Right Of Reply: Healthy marketing for sports drinks opposed

Response to NZ Herald article  “'Healthy' marketing for sports drinks opposed

Original article NZ Herald, Wednesday Oct 1, 2014:

The opening sentence of the article which says “Proposed changes to food regulations that could see sports drinks marketed as healthy as healthy are being opposed by the Auckland Public Health Service” indicate that both the writer and the submitter might not understand the aim or substance of the FSANZ consultation.

The article is unbalanced as no one from FSANZ or industry features.

The proposed change is intended to permit electrolyte drinks to carry existing health claims and other health claims relating to their purpose (the rapid replacement of fluid, carbohydrates and electrolytes lost as a result of sustained strenuous physical activity) but only where these claims are either pre-approved or scientifically substantiated.

If a company is to make a claim there will have to be good science of a high academic standard to back the claim.

Electrolyte drinks are formulated to achieve a specific purpose (the rapid replacement of fluid, carbohydrates and electrolytes lost as a result of sustained strenuous physical activity). The health benefits of replacement of fluids are proven. Dehydration is a loss of fluids and electrolytes (important blood salts such as potassium and sodium). Vital organs, including the kidneys, brain, and heart, cannot function without a certain amount of fluids and electrolytes.

The Australia New Zealand Food Standards Code recognises the special purpose of electrolyte drinks and, as a result, these drinks have a prescribed composition. Because of this special formulation, electrolyte drinks are required by the Code to include a declaration on the label setting out the average energy value, total carbohydrates, and the milligrams and millimoles of added minerals and electrolytes, per 100 mL of the electrolyte drink as ready to drink. This information supports consumer use.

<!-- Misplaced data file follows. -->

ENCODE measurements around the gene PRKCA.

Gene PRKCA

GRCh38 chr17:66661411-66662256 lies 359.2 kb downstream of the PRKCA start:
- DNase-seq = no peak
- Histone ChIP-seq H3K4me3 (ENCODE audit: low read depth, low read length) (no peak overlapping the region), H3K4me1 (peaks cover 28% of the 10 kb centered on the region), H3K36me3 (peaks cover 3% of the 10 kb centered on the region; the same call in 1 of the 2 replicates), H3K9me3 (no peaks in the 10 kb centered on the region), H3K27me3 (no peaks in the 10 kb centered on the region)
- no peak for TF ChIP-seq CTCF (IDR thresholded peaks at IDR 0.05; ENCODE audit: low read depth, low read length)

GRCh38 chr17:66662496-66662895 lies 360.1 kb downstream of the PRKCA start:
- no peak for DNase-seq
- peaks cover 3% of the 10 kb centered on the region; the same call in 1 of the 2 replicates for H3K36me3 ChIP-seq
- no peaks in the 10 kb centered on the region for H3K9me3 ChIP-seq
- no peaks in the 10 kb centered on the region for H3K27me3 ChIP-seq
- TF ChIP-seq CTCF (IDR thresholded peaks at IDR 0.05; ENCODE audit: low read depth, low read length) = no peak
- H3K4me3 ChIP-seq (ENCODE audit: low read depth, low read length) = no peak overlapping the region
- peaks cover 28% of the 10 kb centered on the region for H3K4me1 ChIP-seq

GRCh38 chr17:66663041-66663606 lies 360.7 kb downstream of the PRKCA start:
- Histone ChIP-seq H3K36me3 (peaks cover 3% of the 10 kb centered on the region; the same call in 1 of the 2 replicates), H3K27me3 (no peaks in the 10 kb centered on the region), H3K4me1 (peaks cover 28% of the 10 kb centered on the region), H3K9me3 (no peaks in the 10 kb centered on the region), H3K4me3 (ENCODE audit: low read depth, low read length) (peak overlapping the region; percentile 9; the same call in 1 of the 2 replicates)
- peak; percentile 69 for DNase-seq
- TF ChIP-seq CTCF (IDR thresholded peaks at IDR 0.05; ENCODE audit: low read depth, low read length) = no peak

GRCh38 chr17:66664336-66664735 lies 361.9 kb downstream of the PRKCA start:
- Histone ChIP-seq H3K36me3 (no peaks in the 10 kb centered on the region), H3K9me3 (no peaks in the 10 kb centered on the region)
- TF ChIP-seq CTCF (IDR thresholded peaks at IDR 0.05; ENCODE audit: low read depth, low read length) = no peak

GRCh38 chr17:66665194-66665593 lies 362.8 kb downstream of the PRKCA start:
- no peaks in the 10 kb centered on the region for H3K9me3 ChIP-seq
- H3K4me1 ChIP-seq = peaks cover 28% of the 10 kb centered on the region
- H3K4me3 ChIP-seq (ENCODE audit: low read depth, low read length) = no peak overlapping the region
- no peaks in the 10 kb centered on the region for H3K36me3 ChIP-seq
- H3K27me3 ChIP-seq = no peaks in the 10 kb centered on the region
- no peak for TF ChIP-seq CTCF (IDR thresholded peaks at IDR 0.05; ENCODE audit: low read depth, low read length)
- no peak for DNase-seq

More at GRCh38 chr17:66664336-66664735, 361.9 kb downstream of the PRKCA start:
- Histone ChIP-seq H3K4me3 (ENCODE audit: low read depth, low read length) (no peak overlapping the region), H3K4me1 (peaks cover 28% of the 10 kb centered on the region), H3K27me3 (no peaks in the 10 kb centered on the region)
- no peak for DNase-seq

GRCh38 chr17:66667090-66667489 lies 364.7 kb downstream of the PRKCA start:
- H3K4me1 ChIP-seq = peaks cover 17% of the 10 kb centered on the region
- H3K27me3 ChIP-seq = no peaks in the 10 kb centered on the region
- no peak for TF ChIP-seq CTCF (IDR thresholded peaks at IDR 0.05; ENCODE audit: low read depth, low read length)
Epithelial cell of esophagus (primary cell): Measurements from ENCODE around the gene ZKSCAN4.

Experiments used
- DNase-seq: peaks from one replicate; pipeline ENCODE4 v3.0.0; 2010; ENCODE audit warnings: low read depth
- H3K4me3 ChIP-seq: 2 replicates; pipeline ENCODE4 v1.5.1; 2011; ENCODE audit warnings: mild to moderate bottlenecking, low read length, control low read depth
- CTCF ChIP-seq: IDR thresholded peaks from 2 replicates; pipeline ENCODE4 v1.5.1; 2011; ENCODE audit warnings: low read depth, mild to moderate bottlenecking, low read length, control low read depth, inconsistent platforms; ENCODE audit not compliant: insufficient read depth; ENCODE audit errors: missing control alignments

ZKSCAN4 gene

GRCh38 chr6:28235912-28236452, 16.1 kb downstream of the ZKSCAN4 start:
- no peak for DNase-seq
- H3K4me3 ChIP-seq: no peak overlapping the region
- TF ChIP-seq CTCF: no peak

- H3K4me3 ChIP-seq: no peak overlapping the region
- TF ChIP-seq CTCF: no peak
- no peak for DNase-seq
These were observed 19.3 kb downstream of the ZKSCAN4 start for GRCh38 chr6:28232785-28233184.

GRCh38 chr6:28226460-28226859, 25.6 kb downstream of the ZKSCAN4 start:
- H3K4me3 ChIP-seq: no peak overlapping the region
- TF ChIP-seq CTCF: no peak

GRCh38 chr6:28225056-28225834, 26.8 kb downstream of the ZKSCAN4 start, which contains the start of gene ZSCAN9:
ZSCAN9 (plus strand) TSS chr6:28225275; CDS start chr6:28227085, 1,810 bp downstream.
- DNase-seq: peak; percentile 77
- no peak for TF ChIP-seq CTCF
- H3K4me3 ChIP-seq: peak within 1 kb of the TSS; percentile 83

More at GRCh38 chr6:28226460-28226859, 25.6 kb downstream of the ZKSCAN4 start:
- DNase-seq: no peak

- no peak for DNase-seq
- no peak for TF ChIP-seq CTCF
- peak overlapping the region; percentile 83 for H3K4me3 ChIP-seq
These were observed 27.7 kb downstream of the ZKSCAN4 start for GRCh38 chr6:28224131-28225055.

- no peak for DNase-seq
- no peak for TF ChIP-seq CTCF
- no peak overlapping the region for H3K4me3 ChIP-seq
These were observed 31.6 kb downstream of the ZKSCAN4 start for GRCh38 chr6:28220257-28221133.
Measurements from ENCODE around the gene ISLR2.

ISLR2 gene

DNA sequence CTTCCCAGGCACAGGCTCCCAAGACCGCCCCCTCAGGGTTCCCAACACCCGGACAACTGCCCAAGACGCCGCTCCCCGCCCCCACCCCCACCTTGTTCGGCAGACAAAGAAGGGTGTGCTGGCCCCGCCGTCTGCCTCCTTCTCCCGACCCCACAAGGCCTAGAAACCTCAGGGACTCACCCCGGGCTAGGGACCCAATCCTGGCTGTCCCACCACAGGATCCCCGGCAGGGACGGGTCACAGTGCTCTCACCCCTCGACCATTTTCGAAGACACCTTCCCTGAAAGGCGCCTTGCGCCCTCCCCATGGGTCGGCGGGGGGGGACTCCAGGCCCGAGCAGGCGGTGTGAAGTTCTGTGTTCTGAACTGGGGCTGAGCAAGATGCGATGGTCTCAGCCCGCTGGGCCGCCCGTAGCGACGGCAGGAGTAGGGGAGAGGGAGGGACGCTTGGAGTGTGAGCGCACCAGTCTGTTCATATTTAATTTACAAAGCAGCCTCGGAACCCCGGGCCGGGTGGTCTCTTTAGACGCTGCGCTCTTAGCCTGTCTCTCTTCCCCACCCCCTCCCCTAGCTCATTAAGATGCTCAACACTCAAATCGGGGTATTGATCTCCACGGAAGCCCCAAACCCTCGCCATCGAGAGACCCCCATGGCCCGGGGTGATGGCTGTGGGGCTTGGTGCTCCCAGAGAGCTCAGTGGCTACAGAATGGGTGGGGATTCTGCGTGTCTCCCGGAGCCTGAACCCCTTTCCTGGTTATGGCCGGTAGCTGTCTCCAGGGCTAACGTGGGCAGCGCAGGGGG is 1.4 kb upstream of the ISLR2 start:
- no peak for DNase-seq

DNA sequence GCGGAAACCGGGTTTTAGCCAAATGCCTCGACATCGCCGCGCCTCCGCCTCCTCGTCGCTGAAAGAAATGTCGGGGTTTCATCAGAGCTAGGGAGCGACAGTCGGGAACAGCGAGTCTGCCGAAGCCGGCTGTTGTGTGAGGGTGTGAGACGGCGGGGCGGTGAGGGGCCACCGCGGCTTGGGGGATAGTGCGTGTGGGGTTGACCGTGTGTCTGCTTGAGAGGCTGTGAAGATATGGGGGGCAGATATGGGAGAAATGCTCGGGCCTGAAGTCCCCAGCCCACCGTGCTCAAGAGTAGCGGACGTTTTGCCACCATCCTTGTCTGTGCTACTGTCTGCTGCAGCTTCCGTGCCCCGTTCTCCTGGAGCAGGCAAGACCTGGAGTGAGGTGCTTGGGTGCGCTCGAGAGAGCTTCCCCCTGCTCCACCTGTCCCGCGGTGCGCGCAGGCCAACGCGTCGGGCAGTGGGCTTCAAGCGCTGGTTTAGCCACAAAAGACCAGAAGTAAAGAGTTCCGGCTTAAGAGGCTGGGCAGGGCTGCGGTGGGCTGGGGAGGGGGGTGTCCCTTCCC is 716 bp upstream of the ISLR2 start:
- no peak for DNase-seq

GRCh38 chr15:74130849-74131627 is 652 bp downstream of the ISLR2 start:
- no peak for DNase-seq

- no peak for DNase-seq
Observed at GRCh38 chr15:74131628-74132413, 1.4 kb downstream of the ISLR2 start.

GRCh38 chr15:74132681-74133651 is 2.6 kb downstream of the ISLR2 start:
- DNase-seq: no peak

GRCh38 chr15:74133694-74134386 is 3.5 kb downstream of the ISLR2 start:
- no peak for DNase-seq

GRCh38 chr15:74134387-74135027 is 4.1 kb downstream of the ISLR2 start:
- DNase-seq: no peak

Certain labelling claims relating to the purpose of electrolyte drinks are also currently permitted.

The FSANZ process is correcting an anomaly in the Code that has arisen since the application of Standard 1.2.8. Standard 1.2.8 allows other foods to make pre‑approved or scientifically sustained claims but the Standard would prevent such claims to be made by electrolyte drinks.

If this situation continued, not only would consumers not have the information they needed to choose electrolyte drinks that are specially formulated for a specific purpose, but there would be inconsistencies in the treatment of foods in the Code.

The claim that correcting this anomaly in the Code “poses a serious public health risk” is melodramatic.

As a smaller detail the comments from the academics were not published in the British Medical Journal as stated in the article. The paper was published in the Journal of Medical Ethics.

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